The vegetable gardener's container bible : how to grow a bounty of food in pots, tubs, and other containers
by Edward C. Smith.
North Adams, MA : Storey Pub., 2011.
Bestselling author Smith shows readers how easy it is to grow a backyard garden even without a backyard. By growing vegetables in containers, even novice gardeners can reap an abundance of organic food in very small spaces.
by Hank Jenkins and the editors of Sunset.
New York, NY : Oxmoor House, 2010.
Great ideas and expert advice on designing, planting, and caring for beautiful container gardens. Creating a paradise in pots The latest choices in container styles and materials Combining “thrillers” and “spillers” for spectacular arrangements Twenty-eight simple and stunning DIY projects Secrets to keeping container gardens thriving Inspiration blossoms with dozens of photos showcasing container gardens of all styles, from traditional to contemporary. “Designing Your Container” covers the basics of working with color, shape, and scale to create eye-catching compositions. “Finishing the Look” offers a wealth of ideas for displaying container gardens to maximum effect.
Adam Caplin ; photography by Marianne Majerus.
[London] : Jacqui Small, 2010, c2003.
Combining cool modernist styleÂ with plantings that really work Â Here is an innovative approach to container gardening,Â with anÂ emphasis on real containers with established plantings in specific locations. This guide demonstrates how understanding a location's particular set of constraints will help readers choose the perfect container and plant species that thrive in it. There is a city roof garden without any protections from the elements where tough concrete planters, heavy enough to stay put in even the fiercest storm, are filled with maritime plants chosen to withstand drying winds, lashing rain, burning hot sun, and airborne pollution. A damp and gloomy basement garden is home to a pot of delicate ferns and woodland flowering plants. This handy book is full of ideas and schemes for all sites, whether kind or cruel.
The encyclopedia of container plants : more than 500 outstanding choices for gardeners
Ray Rogers ; photography by Rob Cardillo.
Portland, Or. : Timber Press, 2010.
After a career in public horticulture with the U. of Pennsylvania's Morris Arboretum and the American Horticulture Society, Rogers shifted to garden writing, speaking, and editing. An award-winning container gardener, he shares his expertise in this practical resource for all levels of gardeners, from the rank beginner to the seasoned veteran. The text includes an introductory discussion of the key considerations in container gardening; detailed descriptions of eight sample containers which demonstrate a wide range of plants, pots, and settings suitable for container gardening; and the A-Z encyclopedia profiling some 500 outstanding plants for containers. Each entry includes Rogers' description of the plant; its height and spread; light, moisture, temperature, and soil requirements; ease and rate of growth; principal interest and design attributes; potential problems; and optimal propagation method. Full-color photographs by Rob Cardillo, former director of photography at Organic Gardening. Oversize: 9x11.25". Annotation Â©2010 Book News, Inc., Portland, OR (booknews.com)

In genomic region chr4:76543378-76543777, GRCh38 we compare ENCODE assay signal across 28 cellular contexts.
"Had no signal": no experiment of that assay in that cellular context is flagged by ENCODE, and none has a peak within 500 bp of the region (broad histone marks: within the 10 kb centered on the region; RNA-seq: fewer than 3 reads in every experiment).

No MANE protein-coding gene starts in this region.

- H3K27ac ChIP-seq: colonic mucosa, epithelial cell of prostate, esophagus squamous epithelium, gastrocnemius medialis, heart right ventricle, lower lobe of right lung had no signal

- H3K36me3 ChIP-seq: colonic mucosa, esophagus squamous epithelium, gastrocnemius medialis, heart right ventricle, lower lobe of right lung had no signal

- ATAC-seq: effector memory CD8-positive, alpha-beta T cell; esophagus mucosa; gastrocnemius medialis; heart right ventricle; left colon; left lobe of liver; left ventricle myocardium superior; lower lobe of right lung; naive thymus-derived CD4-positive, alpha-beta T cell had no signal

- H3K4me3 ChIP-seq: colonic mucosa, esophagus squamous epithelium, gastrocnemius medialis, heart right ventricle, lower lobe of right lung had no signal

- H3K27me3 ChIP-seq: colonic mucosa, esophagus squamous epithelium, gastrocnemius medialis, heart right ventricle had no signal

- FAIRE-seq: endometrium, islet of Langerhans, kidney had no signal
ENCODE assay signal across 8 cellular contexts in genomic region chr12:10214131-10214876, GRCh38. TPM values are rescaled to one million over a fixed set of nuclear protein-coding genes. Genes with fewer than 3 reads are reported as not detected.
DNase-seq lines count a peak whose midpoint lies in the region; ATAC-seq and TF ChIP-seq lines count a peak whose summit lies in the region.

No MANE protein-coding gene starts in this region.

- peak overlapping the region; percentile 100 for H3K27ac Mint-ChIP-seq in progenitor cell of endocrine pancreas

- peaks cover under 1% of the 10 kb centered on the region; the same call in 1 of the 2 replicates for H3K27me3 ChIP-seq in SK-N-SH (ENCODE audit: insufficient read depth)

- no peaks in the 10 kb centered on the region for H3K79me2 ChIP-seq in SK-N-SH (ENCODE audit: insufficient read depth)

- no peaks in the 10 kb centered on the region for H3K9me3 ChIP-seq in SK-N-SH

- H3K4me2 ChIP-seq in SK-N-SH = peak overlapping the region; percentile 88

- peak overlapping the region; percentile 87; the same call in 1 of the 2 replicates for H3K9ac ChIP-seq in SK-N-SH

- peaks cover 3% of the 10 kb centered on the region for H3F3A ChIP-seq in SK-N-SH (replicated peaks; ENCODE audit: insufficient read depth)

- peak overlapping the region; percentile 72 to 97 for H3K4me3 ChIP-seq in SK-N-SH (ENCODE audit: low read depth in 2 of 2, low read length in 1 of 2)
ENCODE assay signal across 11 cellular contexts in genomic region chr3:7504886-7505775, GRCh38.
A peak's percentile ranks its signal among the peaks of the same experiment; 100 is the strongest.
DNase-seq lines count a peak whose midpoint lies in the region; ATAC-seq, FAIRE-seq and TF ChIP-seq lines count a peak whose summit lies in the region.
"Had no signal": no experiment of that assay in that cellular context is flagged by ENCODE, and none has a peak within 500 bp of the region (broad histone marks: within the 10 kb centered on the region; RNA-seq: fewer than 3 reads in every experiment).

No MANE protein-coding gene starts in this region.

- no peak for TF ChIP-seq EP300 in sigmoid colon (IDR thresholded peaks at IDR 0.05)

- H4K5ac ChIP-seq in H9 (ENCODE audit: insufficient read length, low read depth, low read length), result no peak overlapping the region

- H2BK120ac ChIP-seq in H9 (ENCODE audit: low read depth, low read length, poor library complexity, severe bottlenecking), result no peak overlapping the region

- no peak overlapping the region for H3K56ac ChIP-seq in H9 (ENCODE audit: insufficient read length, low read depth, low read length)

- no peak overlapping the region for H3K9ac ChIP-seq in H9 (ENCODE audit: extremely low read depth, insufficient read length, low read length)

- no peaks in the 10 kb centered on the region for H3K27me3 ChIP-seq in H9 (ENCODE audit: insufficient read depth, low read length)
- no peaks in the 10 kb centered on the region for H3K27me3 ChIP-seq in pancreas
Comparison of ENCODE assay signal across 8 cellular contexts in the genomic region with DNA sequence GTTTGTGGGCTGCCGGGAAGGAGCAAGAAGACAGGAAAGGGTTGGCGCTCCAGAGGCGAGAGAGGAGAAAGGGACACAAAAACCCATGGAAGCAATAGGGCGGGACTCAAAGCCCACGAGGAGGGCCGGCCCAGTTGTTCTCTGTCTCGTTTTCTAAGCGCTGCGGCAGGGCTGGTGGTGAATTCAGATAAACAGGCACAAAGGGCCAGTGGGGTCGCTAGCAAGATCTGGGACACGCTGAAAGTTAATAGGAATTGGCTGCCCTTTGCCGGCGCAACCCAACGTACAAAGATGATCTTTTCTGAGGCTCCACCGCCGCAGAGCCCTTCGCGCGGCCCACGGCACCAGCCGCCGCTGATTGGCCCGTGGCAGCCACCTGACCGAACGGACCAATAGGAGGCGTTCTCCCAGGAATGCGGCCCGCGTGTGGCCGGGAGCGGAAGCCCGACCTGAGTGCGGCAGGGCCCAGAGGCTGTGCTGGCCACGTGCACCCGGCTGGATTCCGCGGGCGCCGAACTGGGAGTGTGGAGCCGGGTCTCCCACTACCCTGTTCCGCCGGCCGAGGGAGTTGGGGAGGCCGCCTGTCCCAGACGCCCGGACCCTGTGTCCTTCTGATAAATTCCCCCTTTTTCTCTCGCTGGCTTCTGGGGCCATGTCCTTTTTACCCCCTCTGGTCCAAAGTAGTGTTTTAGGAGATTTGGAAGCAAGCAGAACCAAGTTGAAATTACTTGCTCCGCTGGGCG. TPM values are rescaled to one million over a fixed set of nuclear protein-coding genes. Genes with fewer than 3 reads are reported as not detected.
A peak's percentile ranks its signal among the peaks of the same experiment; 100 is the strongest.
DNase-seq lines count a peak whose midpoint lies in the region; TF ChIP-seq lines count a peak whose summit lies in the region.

Easy container combos : vegetables & flowers
by Pamela Crawford.
Canton, Ga. : Color Garden Pub., c2010.
Includes bibliographical references (p. 167) and index.
A beautifully decorated ceramic pot filled with freshly scented freesia makes your backyard patio or apartment deck distinctive. You don't need a lot of room to create a beautiful space for you to enjoy.
Container gardening refers to planting herbs, flowers or other plants into a container. Instead of planting plants directly in the ground, a container garden uses containers of various colors, sizes, and shapes.
Creative containers may recycle old pottery jars, wheelbarrows, pails, or even watering cans. Make sure you make a few holes in the bottom of your container. Placing moss at the bottom of your container may help keep water in the container. However, it is just as important to place some gravel at the bottom so that water can drain through it. Next, add a bit of fertilizer. Try to use well-established plants for your containers.
Gardeners who love homegrown strawberries can start by planting a few plants in a container. By the beginning of strawberry season, the gardener will have enough strawberries for dessert. A wonderful herb garden placed near your outdoor kitchen door is a great gift for yourself or others.
Container gardening can be fun. But remember these cautions:
- Drying out can happen at times of very limited rainfall. Water as needed.
- Overheating occurs when the soil becomes hot, moisture within the container heats up, and the plant roots are "steam cooked." Watch for this in the hot summer months.
- Waterlogging happens when there is too much water in a plant container for too long a time and the plant roots start to suffer and rot from lack of air. Don't overwater.
- Containers deteriorate with age and eventually collapse, leaving the plant roots exposed to the elements. Repot and reinvigorate your plants, while adding a new look to your 'container garden'.
More about container gardening
Article by: St. Louis Public Library staff